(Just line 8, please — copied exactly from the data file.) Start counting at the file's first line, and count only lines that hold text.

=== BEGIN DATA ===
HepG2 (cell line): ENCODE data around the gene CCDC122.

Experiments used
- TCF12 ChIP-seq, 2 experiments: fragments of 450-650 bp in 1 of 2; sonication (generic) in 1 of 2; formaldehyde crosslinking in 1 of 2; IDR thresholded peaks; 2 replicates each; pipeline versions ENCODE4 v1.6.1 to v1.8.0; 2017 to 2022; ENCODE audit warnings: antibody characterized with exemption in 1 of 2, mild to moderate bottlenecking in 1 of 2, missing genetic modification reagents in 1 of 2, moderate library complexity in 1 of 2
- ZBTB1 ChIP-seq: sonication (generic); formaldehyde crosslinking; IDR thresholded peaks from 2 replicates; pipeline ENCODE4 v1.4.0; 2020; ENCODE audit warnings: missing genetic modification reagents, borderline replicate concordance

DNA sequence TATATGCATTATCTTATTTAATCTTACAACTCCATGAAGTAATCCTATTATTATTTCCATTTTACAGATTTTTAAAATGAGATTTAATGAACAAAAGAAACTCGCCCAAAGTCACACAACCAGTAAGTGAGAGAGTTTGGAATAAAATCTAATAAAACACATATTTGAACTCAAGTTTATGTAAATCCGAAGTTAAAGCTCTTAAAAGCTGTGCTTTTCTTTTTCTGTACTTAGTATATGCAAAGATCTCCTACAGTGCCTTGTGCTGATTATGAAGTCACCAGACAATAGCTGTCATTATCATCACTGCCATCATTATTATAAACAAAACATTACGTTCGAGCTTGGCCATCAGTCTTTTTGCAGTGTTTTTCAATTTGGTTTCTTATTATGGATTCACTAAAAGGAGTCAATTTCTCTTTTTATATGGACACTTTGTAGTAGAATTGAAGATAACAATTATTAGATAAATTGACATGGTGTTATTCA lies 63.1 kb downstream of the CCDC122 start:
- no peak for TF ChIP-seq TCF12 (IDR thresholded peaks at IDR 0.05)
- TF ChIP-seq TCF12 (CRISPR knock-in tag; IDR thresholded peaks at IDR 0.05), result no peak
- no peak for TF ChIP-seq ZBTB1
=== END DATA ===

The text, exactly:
- no peak for TF ChIP-seq ZBTB1